In August 2011 the government allowed to lapse emergency regulations that had been in place for nearly three decades, but it has failed to rescind other legislation granting police and other security forces overbroad detention powers. Sri Lanka has also adopted new regulations that effectively maintain several of the emergency provisions. The president continues to issue monthly decrees granting the armed forces search and detention powers.
Despite the end of the formal state of emergency, the government also continues to hold several thousand people initially detained under the emergency regulations. Many have been held for years without trial, in violation of international law. The government has so far refused to even publish lists of those detained.
The government has gradually released the great majority, but not all, of the more than 11,000 suspected LTTE members detained at the end of the war and sent to so-called rehabilitation centers. The government had denied those detainees important due process guarantees, such as access to legal counsel. Some released from the rehabilitation centershave reportedly faced ongoing harassment by security forces after they returned home.
The government of Sri Lanka had accepted UPR recommendation 18 to “increase its efforts to prevent cases of kidnapping, forced disappearances, and extrajudicial killings.” However, in 2011, new reports of “disappearances” and abductions in the north and the east emerged, some linked to political parties and others to criminal gangs.
The government has lifted restriction on travel to parts of the north, although it maintains a very high security presence. Violence, including sexual assault, by so-called “grease devils,” some of whom could allegedly be traced to military camps, highlighted ongoing insecurity issues in the north and east.
The government of Sri Lanka accepted recommendations 19 to strengthen legal safeguards to eliminate torture, and 16 to implement the recommendations of the Special Rapporteur on Torture. Sri Lanka has a long history of torture and other ill-treatment by the police forces and enforced disappearance. The Prevention of Terrorism Act gives police broad powers over suspects in custody. Tamils deported back to Sri Lanka from other countries have described being tortured at the hands of the police and other security forces on their return. Human Rights Watch has interviewed many Tamil deportees, both male and female, who have been questioned on arrival at Colombo’s airport, detained, questioned and raped in custody.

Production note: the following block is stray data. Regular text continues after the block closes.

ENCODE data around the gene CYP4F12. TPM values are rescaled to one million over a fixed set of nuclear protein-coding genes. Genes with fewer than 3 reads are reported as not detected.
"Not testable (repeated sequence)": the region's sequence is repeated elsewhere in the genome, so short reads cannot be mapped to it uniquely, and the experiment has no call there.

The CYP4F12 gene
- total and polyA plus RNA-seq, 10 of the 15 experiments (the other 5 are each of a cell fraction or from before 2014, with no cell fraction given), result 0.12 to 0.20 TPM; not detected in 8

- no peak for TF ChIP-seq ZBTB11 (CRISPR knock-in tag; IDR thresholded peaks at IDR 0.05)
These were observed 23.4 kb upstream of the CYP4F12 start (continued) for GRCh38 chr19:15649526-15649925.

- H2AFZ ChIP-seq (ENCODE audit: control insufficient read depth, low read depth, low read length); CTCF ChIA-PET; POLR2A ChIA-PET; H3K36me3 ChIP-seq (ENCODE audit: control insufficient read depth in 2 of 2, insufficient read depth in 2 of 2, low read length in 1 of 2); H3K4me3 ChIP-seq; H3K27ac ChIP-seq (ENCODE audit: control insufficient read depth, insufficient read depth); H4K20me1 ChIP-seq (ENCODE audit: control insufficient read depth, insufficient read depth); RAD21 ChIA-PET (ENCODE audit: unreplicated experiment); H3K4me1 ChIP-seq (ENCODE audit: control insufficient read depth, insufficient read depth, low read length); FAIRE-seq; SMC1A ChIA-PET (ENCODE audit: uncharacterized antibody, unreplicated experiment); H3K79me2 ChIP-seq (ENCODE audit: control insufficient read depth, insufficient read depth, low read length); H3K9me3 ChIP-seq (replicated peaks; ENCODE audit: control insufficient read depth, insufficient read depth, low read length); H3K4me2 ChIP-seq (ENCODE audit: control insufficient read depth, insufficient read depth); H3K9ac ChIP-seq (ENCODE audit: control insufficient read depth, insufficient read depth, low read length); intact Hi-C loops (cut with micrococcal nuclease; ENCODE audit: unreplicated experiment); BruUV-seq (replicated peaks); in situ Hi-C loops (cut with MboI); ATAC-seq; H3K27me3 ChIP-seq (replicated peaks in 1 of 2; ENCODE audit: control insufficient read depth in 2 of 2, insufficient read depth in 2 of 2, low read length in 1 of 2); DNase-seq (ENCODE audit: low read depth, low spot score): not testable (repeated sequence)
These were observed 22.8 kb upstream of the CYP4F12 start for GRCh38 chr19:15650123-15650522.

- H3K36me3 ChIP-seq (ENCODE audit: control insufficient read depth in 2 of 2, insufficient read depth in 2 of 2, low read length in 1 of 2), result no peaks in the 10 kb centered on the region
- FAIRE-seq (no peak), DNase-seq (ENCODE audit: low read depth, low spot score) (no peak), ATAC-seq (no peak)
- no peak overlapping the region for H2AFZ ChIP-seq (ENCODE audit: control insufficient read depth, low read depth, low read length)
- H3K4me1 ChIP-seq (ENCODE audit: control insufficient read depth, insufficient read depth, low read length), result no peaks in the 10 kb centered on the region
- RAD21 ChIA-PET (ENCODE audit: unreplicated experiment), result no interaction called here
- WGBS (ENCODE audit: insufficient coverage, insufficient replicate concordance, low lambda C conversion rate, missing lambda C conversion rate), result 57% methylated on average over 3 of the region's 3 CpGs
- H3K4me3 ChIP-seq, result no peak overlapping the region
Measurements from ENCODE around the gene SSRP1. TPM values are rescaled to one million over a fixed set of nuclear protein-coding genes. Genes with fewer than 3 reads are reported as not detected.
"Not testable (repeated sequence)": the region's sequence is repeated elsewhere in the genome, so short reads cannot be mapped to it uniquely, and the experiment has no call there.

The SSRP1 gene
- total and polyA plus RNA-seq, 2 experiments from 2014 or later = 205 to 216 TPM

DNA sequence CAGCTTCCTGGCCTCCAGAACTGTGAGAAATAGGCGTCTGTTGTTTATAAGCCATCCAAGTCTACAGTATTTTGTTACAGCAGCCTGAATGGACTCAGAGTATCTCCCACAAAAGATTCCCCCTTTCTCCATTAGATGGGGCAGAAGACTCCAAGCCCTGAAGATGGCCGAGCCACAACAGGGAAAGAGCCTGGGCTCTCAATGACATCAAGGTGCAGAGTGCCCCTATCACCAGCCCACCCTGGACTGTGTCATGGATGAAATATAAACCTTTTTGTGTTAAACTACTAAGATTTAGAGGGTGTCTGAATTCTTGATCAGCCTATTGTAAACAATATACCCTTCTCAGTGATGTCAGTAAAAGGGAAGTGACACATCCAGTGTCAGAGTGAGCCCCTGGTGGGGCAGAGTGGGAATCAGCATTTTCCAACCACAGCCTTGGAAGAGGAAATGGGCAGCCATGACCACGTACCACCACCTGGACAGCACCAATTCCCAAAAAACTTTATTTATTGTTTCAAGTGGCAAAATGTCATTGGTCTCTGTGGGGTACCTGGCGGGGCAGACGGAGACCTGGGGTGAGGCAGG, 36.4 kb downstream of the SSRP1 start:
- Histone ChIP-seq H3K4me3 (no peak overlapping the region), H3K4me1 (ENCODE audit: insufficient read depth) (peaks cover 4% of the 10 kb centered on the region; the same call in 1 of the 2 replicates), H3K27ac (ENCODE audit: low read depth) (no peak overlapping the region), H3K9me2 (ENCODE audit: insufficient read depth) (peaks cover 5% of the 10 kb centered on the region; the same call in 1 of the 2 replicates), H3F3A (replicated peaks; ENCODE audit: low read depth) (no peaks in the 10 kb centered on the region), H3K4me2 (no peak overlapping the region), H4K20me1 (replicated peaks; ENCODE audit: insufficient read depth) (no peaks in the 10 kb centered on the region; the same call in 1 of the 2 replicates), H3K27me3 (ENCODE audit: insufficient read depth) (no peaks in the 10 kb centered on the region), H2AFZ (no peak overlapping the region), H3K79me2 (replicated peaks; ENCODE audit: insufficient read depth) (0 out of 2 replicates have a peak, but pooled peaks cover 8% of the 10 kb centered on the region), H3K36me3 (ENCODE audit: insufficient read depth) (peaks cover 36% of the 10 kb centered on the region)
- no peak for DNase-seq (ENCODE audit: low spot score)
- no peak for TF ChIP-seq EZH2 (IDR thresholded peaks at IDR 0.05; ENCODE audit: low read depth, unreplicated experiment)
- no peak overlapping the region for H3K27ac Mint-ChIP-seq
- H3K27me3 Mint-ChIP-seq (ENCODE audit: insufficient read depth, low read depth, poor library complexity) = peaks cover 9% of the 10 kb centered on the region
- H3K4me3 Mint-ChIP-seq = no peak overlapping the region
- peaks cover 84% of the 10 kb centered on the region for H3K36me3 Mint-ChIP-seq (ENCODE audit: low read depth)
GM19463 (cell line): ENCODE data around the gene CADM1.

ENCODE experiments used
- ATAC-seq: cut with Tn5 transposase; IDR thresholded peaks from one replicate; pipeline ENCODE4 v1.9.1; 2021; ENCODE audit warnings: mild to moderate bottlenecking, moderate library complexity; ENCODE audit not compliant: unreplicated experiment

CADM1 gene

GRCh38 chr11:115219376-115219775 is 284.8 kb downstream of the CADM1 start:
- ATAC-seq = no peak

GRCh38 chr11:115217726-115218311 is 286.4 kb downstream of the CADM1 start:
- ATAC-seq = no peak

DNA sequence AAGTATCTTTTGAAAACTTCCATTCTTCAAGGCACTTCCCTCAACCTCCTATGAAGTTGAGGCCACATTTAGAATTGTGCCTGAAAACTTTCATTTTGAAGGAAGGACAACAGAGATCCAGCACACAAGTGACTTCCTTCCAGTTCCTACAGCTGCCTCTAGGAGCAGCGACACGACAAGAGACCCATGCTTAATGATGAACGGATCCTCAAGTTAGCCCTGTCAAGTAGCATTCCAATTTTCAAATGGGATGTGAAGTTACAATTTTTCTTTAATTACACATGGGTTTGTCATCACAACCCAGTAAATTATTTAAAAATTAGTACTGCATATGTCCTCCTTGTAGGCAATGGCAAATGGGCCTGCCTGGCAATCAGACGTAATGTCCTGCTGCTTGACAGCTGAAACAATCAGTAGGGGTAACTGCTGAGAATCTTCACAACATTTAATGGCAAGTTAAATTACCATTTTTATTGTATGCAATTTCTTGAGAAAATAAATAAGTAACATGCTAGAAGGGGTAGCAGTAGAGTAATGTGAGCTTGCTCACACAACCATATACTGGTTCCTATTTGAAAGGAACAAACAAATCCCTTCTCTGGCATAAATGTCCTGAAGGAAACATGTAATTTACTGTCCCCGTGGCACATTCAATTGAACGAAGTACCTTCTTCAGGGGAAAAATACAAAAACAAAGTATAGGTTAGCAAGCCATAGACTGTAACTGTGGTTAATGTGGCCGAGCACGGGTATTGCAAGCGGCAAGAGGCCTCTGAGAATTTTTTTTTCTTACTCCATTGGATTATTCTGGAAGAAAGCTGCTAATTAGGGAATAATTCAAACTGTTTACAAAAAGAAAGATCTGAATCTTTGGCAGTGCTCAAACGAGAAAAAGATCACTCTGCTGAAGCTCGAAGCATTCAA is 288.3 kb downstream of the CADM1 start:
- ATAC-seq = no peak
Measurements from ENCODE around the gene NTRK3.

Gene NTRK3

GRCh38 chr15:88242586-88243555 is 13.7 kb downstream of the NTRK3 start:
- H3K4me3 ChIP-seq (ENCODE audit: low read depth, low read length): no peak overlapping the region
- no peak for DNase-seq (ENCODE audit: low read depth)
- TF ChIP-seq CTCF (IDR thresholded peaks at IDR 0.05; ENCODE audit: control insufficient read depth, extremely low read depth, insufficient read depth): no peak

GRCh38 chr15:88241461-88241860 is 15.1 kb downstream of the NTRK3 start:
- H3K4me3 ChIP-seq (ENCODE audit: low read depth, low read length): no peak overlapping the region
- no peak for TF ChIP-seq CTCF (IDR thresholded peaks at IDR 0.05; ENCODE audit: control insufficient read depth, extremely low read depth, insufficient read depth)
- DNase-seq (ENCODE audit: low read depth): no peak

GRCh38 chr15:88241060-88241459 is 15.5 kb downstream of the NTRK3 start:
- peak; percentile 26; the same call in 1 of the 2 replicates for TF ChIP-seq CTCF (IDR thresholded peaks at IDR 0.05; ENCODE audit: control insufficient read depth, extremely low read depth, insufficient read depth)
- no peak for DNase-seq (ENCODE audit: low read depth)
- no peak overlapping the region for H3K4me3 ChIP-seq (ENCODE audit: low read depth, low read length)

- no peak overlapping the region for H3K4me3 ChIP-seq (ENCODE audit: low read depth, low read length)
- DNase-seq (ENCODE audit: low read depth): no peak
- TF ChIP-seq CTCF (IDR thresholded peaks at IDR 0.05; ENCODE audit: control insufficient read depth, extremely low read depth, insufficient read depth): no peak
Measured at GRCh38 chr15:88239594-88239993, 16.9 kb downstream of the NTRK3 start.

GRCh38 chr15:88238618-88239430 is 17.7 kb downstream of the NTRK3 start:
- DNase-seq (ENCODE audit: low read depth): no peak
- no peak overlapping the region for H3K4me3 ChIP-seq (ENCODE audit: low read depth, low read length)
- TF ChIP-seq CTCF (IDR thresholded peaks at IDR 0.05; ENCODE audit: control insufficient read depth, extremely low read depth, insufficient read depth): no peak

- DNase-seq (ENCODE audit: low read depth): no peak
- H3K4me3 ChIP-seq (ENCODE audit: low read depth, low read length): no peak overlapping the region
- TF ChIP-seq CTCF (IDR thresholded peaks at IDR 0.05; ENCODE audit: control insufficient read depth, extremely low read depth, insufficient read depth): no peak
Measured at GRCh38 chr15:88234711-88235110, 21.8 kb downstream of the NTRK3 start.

Numerous credible reports emerged in 2011 of military and police officials over the past six years conducting rape and sexual abuse against persons in detention. Both men and women were raped and tortured by other means in order to extract a confession of their involvement with the LTTE. There were also credible reports of multiple rapeby Sri Lankan army soldiers during 2009.
The UN Committee Against Torture hasstated that it remains seriously concerned about the continued and consistent allegations of widespread use of torture and other cruel, inhuman, or degrading treatment of suspects in police custody, especially to extract confessions or information to be used in criminal proceedings. In 2011 the Committee issued a scathing statement about Sri Lanka in which it called for an end to the practice, which Sri Lanka had promised to root out as part of its 2008 UPR undertakings.
Civil Society and Opposition Members
During the previous UPR in 2008, Sri Lanka accepted recommendation 39 “to take measures to safeguard freedom of expression and protect human rights defenders, and effectively investigate allegations of attacks on journalists, media personnel and human rights defenders, and prosecute those responsible.”
However, since 2008, no measure has been taken to prevent threats and violenceagainst those who are critical of the government, and prosecute those responsible. The government and state media engaged in threatening criticisms of specific human rights defenders and journalists who supported the HRC resolution in the months leading up to the March 2012 session. Their photos and names were broadcast on state media, and they were branded as “traitors” and LTTE sympathizers. Following the adoption of the resolution, Minister Mervyn de Silva publicly announced that he would chase these people out of Sri Lanka and would “break their limbs” if he ever encountered them.
In December 2011 the government announced the adoption of the National Human Rights Action Plan as part of its pledge given at the 2008 UPR hearings. While the plan contains some good recommendations, civil society members involved in the consultations criticized the plan, saying that their recommendations have not been taken into account in the final version as adopted. Civil society groups have also questioned the possibility of any meaningful advance under the Action Plan while institutions such as the National Human Rights Commission lack independence and human rights defenders and civil society face harassment.
Attacks against opposition political parties continue. Members and supporters of the Tamil National Alliance (TNA), campaigning ahead of local elections in Jaffna in June 2011, were attacked by army personnel wielding rods, batons, and sticks. Among the injured were TNA members and police officers assigned to provide security to the parliamentarians. The results of an investigation into the incident ordered by the secretary of defense are not known.